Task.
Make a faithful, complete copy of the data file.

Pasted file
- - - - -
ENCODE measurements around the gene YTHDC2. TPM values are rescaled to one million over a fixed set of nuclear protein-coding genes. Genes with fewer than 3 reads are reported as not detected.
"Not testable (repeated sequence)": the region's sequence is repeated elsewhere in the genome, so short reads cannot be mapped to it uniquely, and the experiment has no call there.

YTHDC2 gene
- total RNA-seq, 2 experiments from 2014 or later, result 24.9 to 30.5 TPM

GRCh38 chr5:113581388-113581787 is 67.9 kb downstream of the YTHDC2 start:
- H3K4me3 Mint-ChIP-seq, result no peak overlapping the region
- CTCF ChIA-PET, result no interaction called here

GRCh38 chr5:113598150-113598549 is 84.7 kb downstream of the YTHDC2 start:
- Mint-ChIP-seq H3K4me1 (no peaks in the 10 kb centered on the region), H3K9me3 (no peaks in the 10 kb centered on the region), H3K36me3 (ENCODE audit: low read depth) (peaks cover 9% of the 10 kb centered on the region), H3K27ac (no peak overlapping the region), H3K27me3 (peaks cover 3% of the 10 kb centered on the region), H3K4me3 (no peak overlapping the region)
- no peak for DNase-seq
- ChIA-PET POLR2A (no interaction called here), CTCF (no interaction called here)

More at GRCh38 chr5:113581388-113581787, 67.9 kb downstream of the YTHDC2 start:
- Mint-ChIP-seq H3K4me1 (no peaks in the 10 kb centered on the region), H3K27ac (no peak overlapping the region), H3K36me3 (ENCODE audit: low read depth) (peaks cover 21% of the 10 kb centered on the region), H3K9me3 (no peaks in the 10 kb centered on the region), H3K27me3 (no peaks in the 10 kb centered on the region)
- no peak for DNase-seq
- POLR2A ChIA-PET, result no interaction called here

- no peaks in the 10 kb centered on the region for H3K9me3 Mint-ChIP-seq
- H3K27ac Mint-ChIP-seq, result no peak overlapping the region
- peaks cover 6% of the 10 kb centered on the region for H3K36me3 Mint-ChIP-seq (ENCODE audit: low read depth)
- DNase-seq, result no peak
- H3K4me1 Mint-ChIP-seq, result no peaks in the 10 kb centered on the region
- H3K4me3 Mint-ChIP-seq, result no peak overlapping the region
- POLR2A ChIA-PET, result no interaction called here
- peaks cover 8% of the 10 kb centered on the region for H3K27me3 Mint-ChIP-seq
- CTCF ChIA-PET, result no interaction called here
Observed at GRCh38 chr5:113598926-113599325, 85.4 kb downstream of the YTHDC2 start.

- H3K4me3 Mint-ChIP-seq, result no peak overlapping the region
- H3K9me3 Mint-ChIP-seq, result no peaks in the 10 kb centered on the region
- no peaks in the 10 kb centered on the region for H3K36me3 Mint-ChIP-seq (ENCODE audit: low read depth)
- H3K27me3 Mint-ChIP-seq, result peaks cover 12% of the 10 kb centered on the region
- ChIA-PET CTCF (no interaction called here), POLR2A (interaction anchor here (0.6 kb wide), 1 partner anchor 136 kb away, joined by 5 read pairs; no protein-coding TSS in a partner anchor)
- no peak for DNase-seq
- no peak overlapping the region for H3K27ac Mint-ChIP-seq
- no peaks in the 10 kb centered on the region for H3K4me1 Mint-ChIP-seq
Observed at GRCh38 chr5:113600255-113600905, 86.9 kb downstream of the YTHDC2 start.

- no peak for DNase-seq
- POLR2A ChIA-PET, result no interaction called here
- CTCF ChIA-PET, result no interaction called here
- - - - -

ENCODE measurements around the gene YTHDC2. TPM values are rescaled to one million over a fixed set of nuclear protein-coding genes. Genes with fewer than 3 reads are reported as not detected.
"Not testable (repeated sequence)": the region's sequence is repeated elsewhere in the genome, so short reads cannot be mapped to it uniquely, and the experiment has no call there.

YTHDC2 gene
- total RNA-seq, 2 experiments from 2014 or later, result 24.9 to 30.5 TPM

GRCh38 chr5:113581388-113581787 is 67.9 kb downstream of the YTHDC2 start:
- H3K4me3 Mint-ChIP-seq, result no peak overlapping the region
- CTCF ChIA-PET, result no interaction called here

GRCh38 chr5:113598150-113598549 is 84.7 kb downstream of the YTHDC2 start:
- Mint-ChIP-seq H3K4me1 (no peaks in the 10 kb centered on the region), H3K9me3 (no peaks in the 10 kb centered on the region), H3K36me3 (ENCODE audit: low read depth) (peaks cover 9% of the 10 kb centered on the region), H3K27ac (no peak overlapping the region), H3K27me3 (peaks cover 3% of the 10 kb centered on the region), H3K4me3 (no peak overlapping the region)
- no peak for DNase-seq
- ChIA-PET POLR2A (no interaction called here), CTCF (no interaction called here)

More at GRCh38 chr5:113581388-113581787, 67.9 kb downstream of the YTHDC2 start:
- Mint-ChIP-seq H3K4me1 (no peaks in the 10 kb centered on the region), H3K27ac (no peak overlapping the region), H3K36me3 (ENCODE audit: low read depth) (peaks cover 21% of the 10 kb centered on the region), H3K9me3 (no peaks in the 10 kb centered on the region), H3K27me3 (no peaks in the 10 kb centered on the region)
- no peak for DNase-seq
- POLR2A ChIA-PET, result no interaction called here

- no peaks in the 10 kb centered on the region for H3K9me3 Mint-ChIP-seq
- H3K27ac Mint-ChIP-seq, result no peak overlapping the region
- peaks cover 6% of the 10 kb centered on the region for H3K36me3 Mint-ChIP-seq (ENCODE audit: low read depth)
- DNase-seq, result no peak
- H3K4me1 Mint-ChIP-seq, result no peaks in the 10 kb centered on the region
- H3K4me3 Mint-ChIP-seq, result no peak overlapping the region
- POLR2A ChIA-PET, result no interaction called here
- peaks cover 8% of the 10 kb centered on the region for H3K27me3 Mint-ChIP-seq
- CTCF ChIA-PET, result no interaction called here
Observed at GRCh38 chr5:113598926-113599325, 85.4 kb downstream of the YTHDC2 start.

- H3K4me3 Mint-ChIP-seq, result no peak overlapping the region
- H3K9me3 Mint-ChIP-seq, result no peaks in the 10 kb centered on the region
- no peaks in the 10 kb centered on the region for H3K36me3 Mint-ChIP-seq (ENCODE audit: low read depth)
- H3K27me3 Mint-ChIP-seq, result peaks cover 12% of the 10 kb centered on the region
- ChIA-PET CTCF (no interaction called here), POLR2A (interaction anchor here (0.6 kb wide), 1 partner anchor 136 kb away, joined by 5 read pairs; no protein-coding TSS in a partner anchor)
- no peak for DNase-seq
- no peak overlapping the region for H3K27ac Mint-ChIP-seq
- no peaks in the 10 kb centered on the region for H3K4me1 Mint-ChIP-seq
Observed at GRCh38 chr5:113600255-113600905, 86.9 kb downstream of the YTHDC2 start.

- no peak for DNase-seq
- POLR2A ChIA-PET, result no interaction called here
- CTCF ChIA-PET, result no interaction called here